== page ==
Stage of Growing Independence/Fluency
Angela Atkins

How Fast Can You Go?

Rationale:  The primary goal of reading instruction is for students to comprehend the text and read words rapidly and automatically.  In order for a student to do this he or she must first learn to decode words.  The purpose of this lesson is to teach students to read faster and more fluently by providing practice with pseudo words, reading, and re-reading books.  Students can better comprehend what they are reading if they do not read with a slow monotonous pace.  Fluent readers learn to read smoothly, with expression, and fast.

Materials:
Tape players for each group, one tape for each book title that the students are allowed to pick from, different books for each group to choose from (have extra sets of books incase a group finishes early),  make sure the books that the students choose from have copies for everyone in their group, paper, pencil, chalk board, chalk.

Procedures:
1. Introduce the fluency lesson by explaining what it means to be a fluent reader and the steps they will take while working with their groups this week to help students to become more fluent readers.  "The word fluency means that you have the ability to read words fast and automatically."  "It is a good idea to go back and re-read what you have read until it sounds like "real" talk between you and another person."  "Cross checking is a tool that fluent readers use to make sense of the sentences that they read and to read more successfully."  "Can someone tell me what cross checking is?"  "Yes!"  "It means that you go back and re-read a sentence if it doesn’t make sense.
2. Now the teacher should explain that each student is to read as fast as they can without skipping any words or reading them incorrectly, and as accurately and fast as possible."  "Here is an example of a choppy reading that needs some practice."  "The c-a-a-t c-a-a-t-ch-ch-es the m-o-o-u-s-s-e." (Write this on the board).  Now I will re-read the sentence faster and more fluently.  "The cat catches the mouse.  This is what you will be working towards today.  "We want to try and read as many words as we can accurately, fast, and fluently."  This will help you enjoy what you are reading more because you will better be able to understand it.  Now split up into your groups and practice reading a sentence choppy first and then fluently.
3. Have students get into their groups and practice reading the sentence that you did both ways.
 
 
 

4. After students are in their groups and each person in the group has got a chance to practice reading choppy and fluently then allow each group to decide on a book and a tape together.  Each person in the group should get a copy of the book and share a tape.  If there is disagreement between members in the group remind them that this is a group effort and we are helping each other learn.  Also tell them that if their group finishes they can select another book.  Each group should listen to a recording of the selected reading and follow along in their books.
5. Next, have students practice reading for speed.  Give each group a stop watch and make sure they have something to write on to record how many words they read in a certain amount of time.  (Have listed on the board the different levels of achieved reading by how many words a minute they can read).  Example: 60 words a minute= super, 70 words a minute= excellent, etc.  Tell each group that they should time each other and should start out by reading one page at a time for timing purposes.  Let students take on different roles as they are reading or timing.  Make sure one at least one student is recording how many errors are made when a student reads, one student is using the stop watch to time the 1-minute read, and one person is counting the number of words they can read in a minute.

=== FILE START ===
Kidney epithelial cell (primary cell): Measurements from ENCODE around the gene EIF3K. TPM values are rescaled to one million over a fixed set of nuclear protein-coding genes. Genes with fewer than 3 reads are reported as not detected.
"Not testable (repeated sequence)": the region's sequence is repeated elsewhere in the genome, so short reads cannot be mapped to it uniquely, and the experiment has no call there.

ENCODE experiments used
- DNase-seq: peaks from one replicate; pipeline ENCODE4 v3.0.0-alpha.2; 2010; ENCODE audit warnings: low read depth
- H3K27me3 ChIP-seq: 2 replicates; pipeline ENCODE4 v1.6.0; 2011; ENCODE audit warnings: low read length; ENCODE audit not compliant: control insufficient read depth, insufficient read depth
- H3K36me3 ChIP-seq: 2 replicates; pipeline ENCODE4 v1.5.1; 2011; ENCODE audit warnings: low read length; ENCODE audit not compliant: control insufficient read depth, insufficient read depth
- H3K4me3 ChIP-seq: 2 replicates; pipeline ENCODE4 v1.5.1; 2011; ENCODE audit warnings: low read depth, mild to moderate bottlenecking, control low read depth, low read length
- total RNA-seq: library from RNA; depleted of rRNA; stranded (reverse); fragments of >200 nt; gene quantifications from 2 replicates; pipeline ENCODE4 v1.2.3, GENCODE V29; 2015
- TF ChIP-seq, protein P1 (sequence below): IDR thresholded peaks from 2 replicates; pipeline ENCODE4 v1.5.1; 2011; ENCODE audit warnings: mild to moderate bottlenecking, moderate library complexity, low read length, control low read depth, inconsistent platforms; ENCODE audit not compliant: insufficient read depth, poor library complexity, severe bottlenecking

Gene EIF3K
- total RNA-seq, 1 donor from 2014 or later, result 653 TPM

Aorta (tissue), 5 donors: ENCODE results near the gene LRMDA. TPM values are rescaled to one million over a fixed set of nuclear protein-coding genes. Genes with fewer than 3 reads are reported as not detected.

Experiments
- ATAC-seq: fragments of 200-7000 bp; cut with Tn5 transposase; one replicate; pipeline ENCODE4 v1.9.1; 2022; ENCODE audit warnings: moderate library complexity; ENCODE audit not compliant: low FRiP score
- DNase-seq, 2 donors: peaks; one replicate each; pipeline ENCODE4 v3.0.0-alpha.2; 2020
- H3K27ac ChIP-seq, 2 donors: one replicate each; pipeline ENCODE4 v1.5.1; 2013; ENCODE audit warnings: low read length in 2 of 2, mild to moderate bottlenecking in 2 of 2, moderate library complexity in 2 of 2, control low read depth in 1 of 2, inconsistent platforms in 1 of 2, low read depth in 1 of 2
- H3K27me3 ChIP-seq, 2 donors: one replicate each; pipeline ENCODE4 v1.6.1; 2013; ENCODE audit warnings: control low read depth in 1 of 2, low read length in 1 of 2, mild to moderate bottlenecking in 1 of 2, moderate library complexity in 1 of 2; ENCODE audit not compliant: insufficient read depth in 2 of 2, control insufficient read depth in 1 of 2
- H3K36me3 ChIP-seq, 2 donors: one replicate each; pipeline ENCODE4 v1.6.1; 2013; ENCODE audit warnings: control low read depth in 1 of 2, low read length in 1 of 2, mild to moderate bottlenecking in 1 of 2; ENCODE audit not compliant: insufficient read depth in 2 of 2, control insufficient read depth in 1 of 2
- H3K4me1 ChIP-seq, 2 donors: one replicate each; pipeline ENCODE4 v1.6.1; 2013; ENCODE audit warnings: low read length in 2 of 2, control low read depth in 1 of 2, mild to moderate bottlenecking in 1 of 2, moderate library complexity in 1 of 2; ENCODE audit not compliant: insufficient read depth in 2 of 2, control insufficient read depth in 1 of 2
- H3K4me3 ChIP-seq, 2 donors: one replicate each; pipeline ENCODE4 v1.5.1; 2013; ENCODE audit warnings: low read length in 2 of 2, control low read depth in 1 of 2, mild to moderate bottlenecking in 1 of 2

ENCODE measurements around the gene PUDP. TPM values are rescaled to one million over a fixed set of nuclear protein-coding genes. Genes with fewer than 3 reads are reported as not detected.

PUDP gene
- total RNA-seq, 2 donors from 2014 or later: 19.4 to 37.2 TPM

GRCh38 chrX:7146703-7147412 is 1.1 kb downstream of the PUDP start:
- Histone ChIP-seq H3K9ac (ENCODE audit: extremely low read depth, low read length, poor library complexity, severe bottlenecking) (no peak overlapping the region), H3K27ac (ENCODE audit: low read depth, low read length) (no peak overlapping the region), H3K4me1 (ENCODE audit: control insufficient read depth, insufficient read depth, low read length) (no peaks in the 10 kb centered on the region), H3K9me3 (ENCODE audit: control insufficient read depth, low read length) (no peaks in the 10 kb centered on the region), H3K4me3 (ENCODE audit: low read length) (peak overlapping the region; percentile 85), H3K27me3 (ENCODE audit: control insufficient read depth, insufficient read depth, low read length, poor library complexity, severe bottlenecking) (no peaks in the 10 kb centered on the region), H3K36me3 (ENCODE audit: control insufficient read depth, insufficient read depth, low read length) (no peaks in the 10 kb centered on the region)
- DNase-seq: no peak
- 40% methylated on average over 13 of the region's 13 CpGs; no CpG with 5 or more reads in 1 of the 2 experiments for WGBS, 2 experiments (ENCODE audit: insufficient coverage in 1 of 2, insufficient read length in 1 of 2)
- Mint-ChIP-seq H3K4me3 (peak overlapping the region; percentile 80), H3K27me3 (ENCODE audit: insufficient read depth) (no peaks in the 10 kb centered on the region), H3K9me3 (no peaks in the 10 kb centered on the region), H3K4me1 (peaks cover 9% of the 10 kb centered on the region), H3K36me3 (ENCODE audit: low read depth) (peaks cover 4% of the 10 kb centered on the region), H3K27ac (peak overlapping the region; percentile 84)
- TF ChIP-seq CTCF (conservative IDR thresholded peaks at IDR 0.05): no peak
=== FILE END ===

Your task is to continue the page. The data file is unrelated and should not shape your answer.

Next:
6. Depending on the students reading level you might want to challenge all groups or certain groups to practice reading more than one page.  If you see that a group is successfully completing the 1-minute read or 1-page read this is the time that you challenge them to reading 2 pages, then 3 pages, etc.
7. After all students have got a chance to practice and challenge themselves have each group discuss with each other what their book was about to make sure that they are comprehending what they read.  Let the groups know that they will be discussing with the class some of the interesting things they found in their book.  Hopefully this will have the students more prepared and interested in what they are reading.
8. Ask each group questions like, did you like the book?  What did you learn?  Did you learn anything new from this book?  (Make sure that all students infer with the class at least one answer to the questions above to make sure they are comprehending what they learn and not simply relying on their peers.)  Each student should at least have their own opinion on did they like the book and did you learn anything new from this book?

Resources:
www.auburn.edu/rdggenie/elucid/deangf.html "Hitting a Homerun with Reading Speed"  Auburn University
 Adams, M.  (1990).  Beginning to Read:  Thinking and Learning about Print.  Illinois:  Center for the Study of Reading.  88-94.
 www.auburn.edu/rdggenie.com  Speedy Gonzalez!  Fluent Readers, Lauren Lewis.

Click here to return to Discoveries